AN inquiry has been launched examining the relationship between national and devolved governments by a House of Lords committee.

The Constitution Committee probe will be looking to pick apart how relationships between Westminster and the Scottish, Welsh, and Northern Irish administrations are conducted - including how the UK Government consults with the institutions.

It will additionally look at whether the Sewel Convention is being respected. This states that the UK Parliament will “not normally” legislate in devolved areas without permission from Holyrood, the Senedd, or Stormont.

There have been severe concerns raised about respect for the Sewel Convention in recent years.

In October, Independence Minister Jamie Hepburn said it had been breached 11 times in recent years as he accused the UK Government of using “tactics tantamount to blackmail” to get consent to its legislation.

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Scotland’s Constitution Secretary Angus Robertson has also accused the UK Government of “imposing Westminster rule by stealth” as a paper highlighted the impact of the UK Government imposing authority over Holyrood.

It highlighted how, before BrexitWestminster governments had never passed new laws in devolved policy areas without the consent of the Scottish Parliament, but found it had done so on nine occasions as of last June.

The UK Internal Market Act 2020, the EU (Future Relationship) Act 2020, and the Professional Qualifications Act 2022 are all examples of legislation passed without the consent of the Scottish Parliament.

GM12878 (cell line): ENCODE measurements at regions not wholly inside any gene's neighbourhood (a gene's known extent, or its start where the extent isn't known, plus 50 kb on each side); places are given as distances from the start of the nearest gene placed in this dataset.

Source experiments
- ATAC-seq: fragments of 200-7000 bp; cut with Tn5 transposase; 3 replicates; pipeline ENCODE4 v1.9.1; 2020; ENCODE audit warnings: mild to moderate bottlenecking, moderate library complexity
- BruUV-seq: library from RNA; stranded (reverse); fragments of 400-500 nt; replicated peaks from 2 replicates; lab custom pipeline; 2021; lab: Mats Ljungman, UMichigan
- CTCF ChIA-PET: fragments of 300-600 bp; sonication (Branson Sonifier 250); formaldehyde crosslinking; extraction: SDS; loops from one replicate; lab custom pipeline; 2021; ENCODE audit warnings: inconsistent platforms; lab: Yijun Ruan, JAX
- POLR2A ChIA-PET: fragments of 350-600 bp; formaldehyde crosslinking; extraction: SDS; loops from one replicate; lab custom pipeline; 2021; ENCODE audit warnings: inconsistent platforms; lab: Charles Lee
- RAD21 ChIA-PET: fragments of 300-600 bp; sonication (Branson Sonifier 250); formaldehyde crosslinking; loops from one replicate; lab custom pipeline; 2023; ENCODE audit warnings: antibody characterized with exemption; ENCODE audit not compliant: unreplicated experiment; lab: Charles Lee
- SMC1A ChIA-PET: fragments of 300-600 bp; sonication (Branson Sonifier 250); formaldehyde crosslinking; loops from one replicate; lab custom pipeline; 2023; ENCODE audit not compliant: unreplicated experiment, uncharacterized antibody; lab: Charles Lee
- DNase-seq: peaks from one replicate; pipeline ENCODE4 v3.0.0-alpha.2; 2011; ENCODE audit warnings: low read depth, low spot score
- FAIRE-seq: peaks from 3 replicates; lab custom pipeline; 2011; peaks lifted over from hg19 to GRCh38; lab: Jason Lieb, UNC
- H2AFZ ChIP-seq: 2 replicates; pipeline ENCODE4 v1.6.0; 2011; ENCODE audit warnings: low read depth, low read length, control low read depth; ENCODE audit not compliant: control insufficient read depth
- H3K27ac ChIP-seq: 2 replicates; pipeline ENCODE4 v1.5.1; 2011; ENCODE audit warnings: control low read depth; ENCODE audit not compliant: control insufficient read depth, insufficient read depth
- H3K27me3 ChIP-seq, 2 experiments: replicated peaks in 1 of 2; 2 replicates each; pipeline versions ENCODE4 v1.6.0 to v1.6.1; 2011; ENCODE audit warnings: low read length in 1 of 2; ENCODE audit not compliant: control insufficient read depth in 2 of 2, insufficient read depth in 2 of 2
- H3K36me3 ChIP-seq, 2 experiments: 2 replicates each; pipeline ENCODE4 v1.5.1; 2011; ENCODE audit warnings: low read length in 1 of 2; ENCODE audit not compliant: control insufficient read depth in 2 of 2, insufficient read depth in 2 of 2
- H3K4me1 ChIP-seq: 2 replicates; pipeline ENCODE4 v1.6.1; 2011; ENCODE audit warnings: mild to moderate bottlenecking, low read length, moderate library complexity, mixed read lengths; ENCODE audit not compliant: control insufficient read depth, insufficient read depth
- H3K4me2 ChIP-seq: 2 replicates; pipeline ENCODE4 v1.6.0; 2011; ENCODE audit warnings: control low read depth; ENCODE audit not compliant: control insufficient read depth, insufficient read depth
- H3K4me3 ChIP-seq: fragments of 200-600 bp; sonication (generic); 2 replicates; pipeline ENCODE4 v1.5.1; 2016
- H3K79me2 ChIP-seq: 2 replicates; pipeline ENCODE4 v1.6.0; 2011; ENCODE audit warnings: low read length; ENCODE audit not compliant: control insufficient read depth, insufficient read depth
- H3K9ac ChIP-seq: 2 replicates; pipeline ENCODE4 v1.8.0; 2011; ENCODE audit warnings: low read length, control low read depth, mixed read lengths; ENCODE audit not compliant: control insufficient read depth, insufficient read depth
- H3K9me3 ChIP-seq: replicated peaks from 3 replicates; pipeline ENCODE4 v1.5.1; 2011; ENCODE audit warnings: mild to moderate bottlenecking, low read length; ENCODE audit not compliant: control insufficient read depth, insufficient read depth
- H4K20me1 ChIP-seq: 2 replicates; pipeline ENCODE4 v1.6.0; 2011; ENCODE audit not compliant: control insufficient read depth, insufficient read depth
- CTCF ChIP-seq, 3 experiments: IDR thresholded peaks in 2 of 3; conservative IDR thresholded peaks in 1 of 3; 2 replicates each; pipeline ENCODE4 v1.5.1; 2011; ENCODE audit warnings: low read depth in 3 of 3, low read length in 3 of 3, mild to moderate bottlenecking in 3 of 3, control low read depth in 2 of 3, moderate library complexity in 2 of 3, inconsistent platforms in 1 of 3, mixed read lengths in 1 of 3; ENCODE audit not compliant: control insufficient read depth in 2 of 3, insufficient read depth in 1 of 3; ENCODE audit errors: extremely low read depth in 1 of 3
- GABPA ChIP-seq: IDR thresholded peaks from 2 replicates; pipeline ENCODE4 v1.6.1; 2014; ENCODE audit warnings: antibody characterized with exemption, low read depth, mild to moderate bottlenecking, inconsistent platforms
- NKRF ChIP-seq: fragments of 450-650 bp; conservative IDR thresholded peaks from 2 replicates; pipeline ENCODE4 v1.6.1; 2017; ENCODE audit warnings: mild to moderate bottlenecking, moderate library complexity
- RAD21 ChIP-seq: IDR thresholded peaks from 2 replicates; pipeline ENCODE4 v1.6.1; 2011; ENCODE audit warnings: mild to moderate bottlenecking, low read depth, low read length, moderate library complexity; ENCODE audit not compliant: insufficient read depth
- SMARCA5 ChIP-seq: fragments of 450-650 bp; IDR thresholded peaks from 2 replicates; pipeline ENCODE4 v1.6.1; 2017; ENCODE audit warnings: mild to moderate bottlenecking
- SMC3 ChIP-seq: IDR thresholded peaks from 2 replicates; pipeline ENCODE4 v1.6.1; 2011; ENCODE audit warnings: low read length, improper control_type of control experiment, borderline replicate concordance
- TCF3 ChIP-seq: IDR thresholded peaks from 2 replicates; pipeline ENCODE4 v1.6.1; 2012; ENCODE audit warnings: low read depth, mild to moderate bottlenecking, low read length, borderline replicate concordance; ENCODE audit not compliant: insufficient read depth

Last year, the UK Government refused to grant Scotland an exemption to the Internal Market Act to allow its planned Deposit Return Scheme (DRS) to include glass, which ultimately led to a major delay in implementing the recycling legislation. 

The committee has put out a call for evidence with submissions being taken until April 8.

Key questions being looked at by the committee include whether respect for the Sewel Convention has been eroded and whether it can be strengthened in any way.

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Some of the other questions the committee will be looking to answer are:

  • How effective are the new intergovernmental relations structures—introduced in January 2022—at maintaining and improving relationships between the UK Government and the governments of the devolved nations?
  • Is there scope to strengthen the role of the territorial departments (the Office of the Secretary of State for Scotland, the Office of the Secretary of State for Wales, and the Northern Ireland Office) at official and ministerial level?
  • To what extent are the devolved administrations consulted prior to legislation being introduced in the UK Parliament that alters the executive competences of the devolved minister

Back in January 2022, a new intergovernmental relations structure was established from a review which concluded: “All governments are committed to promoting collaboration and the avoidance of disagreements, facilitated by the new intergovernmental machinery in which engagement will normally take place at the lowest appropriate level possible.”

The inquiry will examine how well governments are co-operating with each other following this review.

The review also stated the role of the Secretary of State for Scotland “is to ensure the interests of the relevant nation are represented ‘at the heart of the UK government’ and that the UK Government’s responsibilities are represented in the relevant nation”.